The title of this post represents my description of the new Star Trek movie – you know, the one that every reviewer seems to love. The fact is that I enjoyed it as well. The pace was excellent, the characters were likeable, and the by-play between those characters was worthy of the original series. Perhaps as a result of those assets, the movie never left me bored – unlike, say, the much decorated “Slumdog Millionaire,” which definitely dragged at times.
Even though the new Star Trek introduced events that were inconsistent with the events of the original series, I enjoyed the movie enough that I was willing to give it a little license to stray from Star Trek orthodoxy. After all, it wasn’t like the original show was perfectly consistent either.
All that said, there was nothing about the new Star Trek that was memorable. Nothing poignant, nothing that evoked even the most elementary insight, and no vision that sticks in your mind – except, perhaps, for how damned good looking all the actors were, male and female. In short, it was the perfect movie for its time, requiring neither emotional nor intellectual energy from its audience, yet remaining continually pleasant. After a long day at the office, or an even longer day spent looking for work, who in this society has the energy for art that requires you to think or feel deeply?
I should have known that this movie would be less than ambitious when I saw the coming attractions. Every last one of the flicks advertised were action movies emphasizing special effects or violence, with the occasional low-brow joke mixed in. I realized then that the Star Trek franchise had become just another “action” film, a genre for which I rarely have any use.
Don’t get me wrong. I’ve enjoyed a few of those flicks. The first two Terminator movies, for example. Die Hard was another. And I’ve liked several Bond movies. But the reason why I remember those movies was because the characters of the heroes and/or villains truly stood out. By definition, that’s an unusual occurrence, and there was no character in the new Star Trek that would have “stood out” to anyone who was not already smitten by the earlier series.
Watching the movie unfold, I began asking myself whether my “Trekkie” status was merely an accident of birth. Star Trek came out when I was six, and I began watching it at age eight, which was just about the time that the show was cancelled after only three seasons. From that point until the time I graduated from high school, its 79 episodes were televised over and over again every weekday afternoon, and I had them practically memorized. The show stoked my lifelong love for philosophy, and probably even shaped some of my values. Collectively, it influenced my childhood far and away more than anything else Hollywood produced.
As an adult, I’ve often wondered whether my love for the original Star Trek is purely a function of the fact that I was first able to watch the show when in elementary and junior high school. Are the show’s philosophical ideas so rudimentary and superficial as to be worthy only of children? Are the show’s characters compelling? Or did I like them so much merely because my 8-10 year old mind wouldn’t know how to process characters that possessed any depth?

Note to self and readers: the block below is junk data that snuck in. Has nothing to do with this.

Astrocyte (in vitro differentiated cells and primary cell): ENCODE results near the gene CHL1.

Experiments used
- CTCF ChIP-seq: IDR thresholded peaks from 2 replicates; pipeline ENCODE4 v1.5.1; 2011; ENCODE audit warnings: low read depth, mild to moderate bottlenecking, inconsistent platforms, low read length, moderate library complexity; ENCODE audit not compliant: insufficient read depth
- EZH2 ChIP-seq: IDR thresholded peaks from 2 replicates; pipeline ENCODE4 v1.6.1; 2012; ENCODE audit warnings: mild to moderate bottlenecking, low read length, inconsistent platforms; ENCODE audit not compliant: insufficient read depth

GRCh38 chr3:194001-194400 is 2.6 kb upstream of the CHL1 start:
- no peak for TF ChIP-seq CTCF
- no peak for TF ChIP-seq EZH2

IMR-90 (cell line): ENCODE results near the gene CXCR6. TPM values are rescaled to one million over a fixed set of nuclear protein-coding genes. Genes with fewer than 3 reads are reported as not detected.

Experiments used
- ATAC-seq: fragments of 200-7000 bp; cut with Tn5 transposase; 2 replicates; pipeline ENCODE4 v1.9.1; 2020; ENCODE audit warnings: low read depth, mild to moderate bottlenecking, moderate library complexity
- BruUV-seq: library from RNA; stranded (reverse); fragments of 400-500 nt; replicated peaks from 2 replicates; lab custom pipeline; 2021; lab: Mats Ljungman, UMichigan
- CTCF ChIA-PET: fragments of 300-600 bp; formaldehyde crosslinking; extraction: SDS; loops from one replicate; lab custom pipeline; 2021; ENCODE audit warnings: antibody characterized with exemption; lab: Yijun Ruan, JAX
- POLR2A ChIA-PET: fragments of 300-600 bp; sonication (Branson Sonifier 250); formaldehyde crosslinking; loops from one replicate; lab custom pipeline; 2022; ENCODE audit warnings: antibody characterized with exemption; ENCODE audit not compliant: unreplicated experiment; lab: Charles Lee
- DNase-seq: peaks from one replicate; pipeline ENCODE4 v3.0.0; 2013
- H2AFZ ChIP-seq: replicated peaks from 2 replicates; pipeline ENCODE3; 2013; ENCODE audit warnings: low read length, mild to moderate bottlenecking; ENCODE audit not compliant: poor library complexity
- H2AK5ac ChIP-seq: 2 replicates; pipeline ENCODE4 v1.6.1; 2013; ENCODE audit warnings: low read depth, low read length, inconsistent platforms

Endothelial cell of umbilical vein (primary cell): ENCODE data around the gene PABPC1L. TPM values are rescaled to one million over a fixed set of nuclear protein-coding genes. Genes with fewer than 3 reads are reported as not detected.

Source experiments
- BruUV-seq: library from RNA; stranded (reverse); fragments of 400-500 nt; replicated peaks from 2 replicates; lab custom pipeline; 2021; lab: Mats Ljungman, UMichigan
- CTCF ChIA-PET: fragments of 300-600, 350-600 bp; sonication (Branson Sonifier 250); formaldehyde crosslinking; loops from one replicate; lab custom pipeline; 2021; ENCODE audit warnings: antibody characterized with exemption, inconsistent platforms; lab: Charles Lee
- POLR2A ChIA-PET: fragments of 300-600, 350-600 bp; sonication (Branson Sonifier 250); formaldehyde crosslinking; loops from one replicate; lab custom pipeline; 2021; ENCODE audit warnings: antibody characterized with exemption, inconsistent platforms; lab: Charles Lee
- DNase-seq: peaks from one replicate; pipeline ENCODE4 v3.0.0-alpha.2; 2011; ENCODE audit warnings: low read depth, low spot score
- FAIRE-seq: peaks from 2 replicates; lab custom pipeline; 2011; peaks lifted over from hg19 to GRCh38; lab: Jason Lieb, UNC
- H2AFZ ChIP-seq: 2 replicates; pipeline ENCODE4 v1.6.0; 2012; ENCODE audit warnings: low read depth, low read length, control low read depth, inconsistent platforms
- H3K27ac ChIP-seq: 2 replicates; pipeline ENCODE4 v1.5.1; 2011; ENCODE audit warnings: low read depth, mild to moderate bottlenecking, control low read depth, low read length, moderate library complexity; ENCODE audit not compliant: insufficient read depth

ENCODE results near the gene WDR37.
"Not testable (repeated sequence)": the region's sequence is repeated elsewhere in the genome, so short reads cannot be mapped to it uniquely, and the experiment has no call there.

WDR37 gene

Perhaps I know the answers to those questions all too well and simply refuse to believe them. Truth be told, I have never been riveted by any of the Star Trek movies or by any Star Trek TV series other than the original, and it hasn’t been lost on me that I was an adult when all of that came out. But … loyalty is one of my favorite vices, and I don’t apologize for that either. If I can count any person, institution or TV show among my greatest benefactors, I will be hard pressed to cast that benefactor aside. I will, it seems, extend to that benefactor the benefit of quite a few doubts. (If that undermines one of the premises of Empathic Rationalism, so be it.)
With all that as introduction, let me say that I am anxiously awaiting the NEXT Star Trek movie. I look forward to seeing these likeable young actors and actresses attempt to recreate the roles that I’ve enjoyed so much over the years. I can’t wait to see whether the producers of these films intend to challenge the audience. Will the ideas they summon be as stimulating as those of the “The City of the Edge of Forever” episode? Will they tug on our hearts, as in “Balance of Terror”? Or will they instead give us just another cookie-cutter action flick, pleasant enough to view, but ultimately unmemorable?
I’m going to cut plenty of slack for those who made the recent Star Trek movie because their primary job was to introduce a new cast to the audience, and they performed that task quite well. But I won’t be so forgiving when the next film comes out. Let’s boldly go where no Star Trek movie, not even the beloved “Wrath of Khan,” has gone before. Let’s introduce some real art, or some profound philosophy, and thereby put this franchise back on the map. The person-stages of my childhood could use the vindication.